Fig. 1: 1st-AtoEne-G1-Front
Fig. 2: 1st-AtoEne-G1-Magnified
Fig. 3: 1st-AtoEne-G1-Reverse
Name: Atomic Energy 1963
Product Id: 1st-AtoEne-G
Collector Rating: 1
Description: 
  • 1st Year Earned Year: 1963
  • Issued: 9
  • Embroidery Thread: Cotton
  • Fig. 2: Starched cloth
  • Fig. 3: Atomic whirl with three electron rings, NO nucleus

Requirements September 1963 until September 1970.

1. Be able to tell your merit badge counselor in your own words the meaning of the following words or terms: alpha particle, atom, background radiation, beta particle, curie, fallout, fission. fusion, gamma ray, dosimeter, half-life, ionization, isotope, neutron activation, nuclear reactor, particle accelerator, radiation, radioactivity, roentgen, and X ray.

2. Construct three-dimensional models of the atoms of the three isotopes of hydrogen, showing neutrons, protons, and electrons. Use these models to explain to your merit badge counselor the difference between atomic weight and atomic number.

3. Draw a diagram showing how nuclear fission happens and label the fissionable material, all neutrons, and the fission products. Draw a second picture showing how a chain reaction could be started and how it could be stopped. Show the drawings to your merit badge counselor and be prepared to demonstrate, using simple material, what is meant by a “critical mass” of fissionable material.

4. Be able to tell your merit badge counselor who five of the following people were and explain what each of the five discovered about atomic energy, nuclear reactions, or radiation: Henri Becquerel, Niels Bohr, Marie Curie, Albert Einstein, Enrico Fermi, Otto Hahn, Ernest Orlando Lawrence, Lies Meitner, William Conrad Rontgen, and Sir Ernest Rutherford. Explain to the satisfaction of your merit badge counselor, how any one person’s discovery was related to one other person’s work.

5. Draw the standard radiation hazard symbol in the proper colors and explain in your own words, to the satisfaction of your merit badge counselor, where the symbol should be used and when it should not be used. Be able to tell your counselor why and how people must use radiation or radioactive materials carefully.

6. Do any THREE of the following ten projects:

(a) Build an electroscope using simple material. Show your merit badge counselor how it works. Put a radiation source inside the electroscope and explain to our counselor any difference observed.

(b) Make a simple Geiger counter and tell your merit badge counselor which parts are the detector, the amplifier, and the indicator. Tell your counselor which types of radiation the counter can detect and how many counts per minute of what radiation you have detected in your home with the Geiger counter.

(c) Build a model of a nuclear reactor, showing the nuclear fuel, the control rods, the radiation shielding, the moderator, and any cooling material. Explain to the satisfaction of your merit badge counselor, how a nuclear reactor could be used to transform nuclear energy into electrical energy or to make things radioactive.

(d) Using a Geiger counter (that you have built or borrowed and a radiation source, show your merit badge counselor how the counts per minute change as the radiation source gets closer to the detector. Place at least three different kinds of material between the source and the detector and explain to your counselor any differences in the counts per minute, Tell your counselor which material you would recommend to shield people from radiation and why.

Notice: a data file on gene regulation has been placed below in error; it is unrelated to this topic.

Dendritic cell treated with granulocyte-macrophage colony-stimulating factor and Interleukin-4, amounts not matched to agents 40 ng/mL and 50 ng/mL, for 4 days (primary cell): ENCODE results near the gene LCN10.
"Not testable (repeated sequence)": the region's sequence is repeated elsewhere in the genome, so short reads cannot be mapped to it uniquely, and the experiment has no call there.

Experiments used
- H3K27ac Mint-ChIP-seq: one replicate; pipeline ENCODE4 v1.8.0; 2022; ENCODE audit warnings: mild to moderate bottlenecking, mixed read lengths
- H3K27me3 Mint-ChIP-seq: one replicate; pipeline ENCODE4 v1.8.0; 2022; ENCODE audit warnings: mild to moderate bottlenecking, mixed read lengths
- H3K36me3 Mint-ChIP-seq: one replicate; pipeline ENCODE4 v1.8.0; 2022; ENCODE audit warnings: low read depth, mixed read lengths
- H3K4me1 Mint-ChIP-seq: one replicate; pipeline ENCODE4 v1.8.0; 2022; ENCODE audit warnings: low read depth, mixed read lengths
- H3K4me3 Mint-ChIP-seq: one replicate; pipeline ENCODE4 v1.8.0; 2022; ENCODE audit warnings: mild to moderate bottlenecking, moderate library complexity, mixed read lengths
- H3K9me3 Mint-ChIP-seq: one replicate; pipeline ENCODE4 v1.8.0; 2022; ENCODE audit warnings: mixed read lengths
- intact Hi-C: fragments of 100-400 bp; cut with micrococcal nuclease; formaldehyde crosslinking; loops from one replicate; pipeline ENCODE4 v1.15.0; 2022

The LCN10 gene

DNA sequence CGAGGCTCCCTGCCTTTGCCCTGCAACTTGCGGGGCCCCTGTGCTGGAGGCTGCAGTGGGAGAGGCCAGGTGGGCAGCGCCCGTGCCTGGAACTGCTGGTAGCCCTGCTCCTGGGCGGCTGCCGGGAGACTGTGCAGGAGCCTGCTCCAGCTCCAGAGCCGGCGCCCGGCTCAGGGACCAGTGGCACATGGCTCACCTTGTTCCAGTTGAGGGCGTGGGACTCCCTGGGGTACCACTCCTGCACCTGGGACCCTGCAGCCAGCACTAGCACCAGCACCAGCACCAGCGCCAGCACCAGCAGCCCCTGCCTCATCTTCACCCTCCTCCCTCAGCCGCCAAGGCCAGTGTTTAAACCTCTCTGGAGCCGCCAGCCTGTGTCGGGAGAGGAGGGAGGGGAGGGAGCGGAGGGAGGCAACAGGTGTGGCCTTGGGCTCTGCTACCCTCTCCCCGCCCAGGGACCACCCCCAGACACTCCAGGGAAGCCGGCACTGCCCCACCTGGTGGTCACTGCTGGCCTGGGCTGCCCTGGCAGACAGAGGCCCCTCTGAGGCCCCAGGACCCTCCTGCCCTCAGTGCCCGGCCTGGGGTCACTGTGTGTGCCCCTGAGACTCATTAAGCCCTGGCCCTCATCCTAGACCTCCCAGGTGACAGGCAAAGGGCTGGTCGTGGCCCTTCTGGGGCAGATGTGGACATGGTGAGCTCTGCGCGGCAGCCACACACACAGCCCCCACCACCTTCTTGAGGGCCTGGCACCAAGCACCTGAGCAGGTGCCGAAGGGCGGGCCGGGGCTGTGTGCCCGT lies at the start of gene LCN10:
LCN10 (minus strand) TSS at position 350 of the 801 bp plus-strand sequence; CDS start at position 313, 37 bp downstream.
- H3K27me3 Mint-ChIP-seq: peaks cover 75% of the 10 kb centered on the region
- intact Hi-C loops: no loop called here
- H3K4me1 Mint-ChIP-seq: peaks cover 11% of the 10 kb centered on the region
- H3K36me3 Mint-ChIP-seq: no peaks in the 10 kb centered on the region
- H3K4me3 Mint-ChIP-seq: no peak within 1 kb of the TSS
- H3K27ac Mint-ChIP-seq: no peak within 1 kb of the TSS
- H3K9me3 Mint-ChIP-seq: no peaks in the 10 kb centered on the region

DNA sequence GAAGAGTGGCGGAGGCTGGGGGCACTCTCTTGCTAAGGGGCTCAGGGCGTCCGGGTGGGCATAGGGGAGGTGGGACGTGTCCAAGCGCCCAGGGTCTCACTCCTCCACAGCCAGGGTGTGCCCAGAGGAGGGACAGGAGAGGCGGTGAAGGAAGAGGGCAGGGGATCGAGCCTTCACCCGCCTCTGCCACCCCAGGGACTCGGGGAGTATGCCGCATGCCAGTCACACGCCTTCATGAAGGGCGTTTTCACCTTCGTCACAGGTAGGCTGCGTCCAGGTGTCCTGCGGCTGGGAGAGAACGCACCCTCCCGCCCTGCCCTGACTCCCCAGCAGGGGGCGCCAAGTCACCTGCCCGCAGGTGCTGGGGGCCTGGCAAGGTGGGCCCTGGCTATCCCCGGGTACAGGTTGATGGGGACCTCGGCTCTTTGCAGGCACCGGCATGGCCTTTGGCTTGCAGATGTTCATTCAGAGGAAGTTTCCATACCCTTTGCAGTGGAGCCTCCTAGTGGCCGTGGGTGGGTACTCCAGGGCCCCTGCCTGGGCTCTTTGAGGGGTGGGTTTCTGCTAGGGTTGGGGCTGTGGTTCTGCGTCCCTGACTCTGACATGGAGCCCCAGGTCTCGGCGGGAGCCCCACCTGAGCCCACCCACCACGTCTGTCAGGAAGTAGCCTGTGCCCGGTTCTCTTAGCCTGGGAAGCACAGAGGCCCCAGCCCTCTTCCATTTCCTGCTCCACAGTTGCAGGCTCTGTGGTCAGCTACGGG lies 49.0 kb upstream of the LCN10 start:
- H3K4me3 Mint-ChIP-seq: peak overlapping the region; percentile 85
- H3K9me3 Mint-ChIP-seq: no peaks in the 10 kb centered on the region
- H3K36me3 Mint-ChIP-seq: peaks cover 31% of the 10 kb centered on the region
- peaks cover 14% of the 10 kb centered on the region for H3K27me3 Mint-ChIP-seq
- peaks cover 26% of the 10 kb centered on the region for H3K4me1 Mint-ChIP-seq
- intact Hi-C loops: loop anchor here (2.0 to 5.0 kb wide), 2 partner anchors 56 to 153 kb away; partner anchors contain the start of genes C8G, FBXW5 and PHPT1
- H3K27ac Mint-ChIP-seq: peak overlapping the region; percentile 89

(e) Using fast-speed film and a radiation source, conduct an experiment illustrating the principles of autoradiography and radiography and show the results to your counselor. Explain in your own words, to the satisfaction of your counselor, what happened to the films and how someone could use this technique in medicine, research, or industry.

(f) Using a Geiger counter (that you have built or borrowed), find a radiation source that your merit badge counselor has hidden under a covering. Repeat the experiment with your counselor for at least three other locations under the cover and draw on a map (representing the cover) the movement and locations of the source. Explain in your own words, to the satisfaction of your counselor, how someone could use this technique in medicine, research, agriculture, or industry.

(g) Arrange, with the assistance of your merit badge counselor, to visit a dentist, physician, veterinarian, or hospital where X-ray equipment is used. Draw a floor plan of the room in which the X-ray equipment is used, showing where the unit, the operator of the unit, and the patient would be when it is used. Show your floor plan to your counselor and be prepared to discuss with him the radiation hazards from the X-ray equipment.

(h) Make a cloud chamber, using simple material. Show your merit badge counselor how the chamber can be used to see the tracks caused by radiation and explain in your own words, to his satisfaction, what is happening.

(I) Arrange, with the assistance of your merit badge counselor, to visit an industrial plant or research laboratory where radioisotopes are being used. Explain, by drawing a simple diagram, how and why the radioisotope is used.

(j) Obtain samples of irradiated seeds and plant them, with a control group of nonirradiated seeds of the same type, and grow both to maturity under the same conditions. Observe and catalog any differences and be prepared to discuss the effects of irradiation of seeds with your counselor.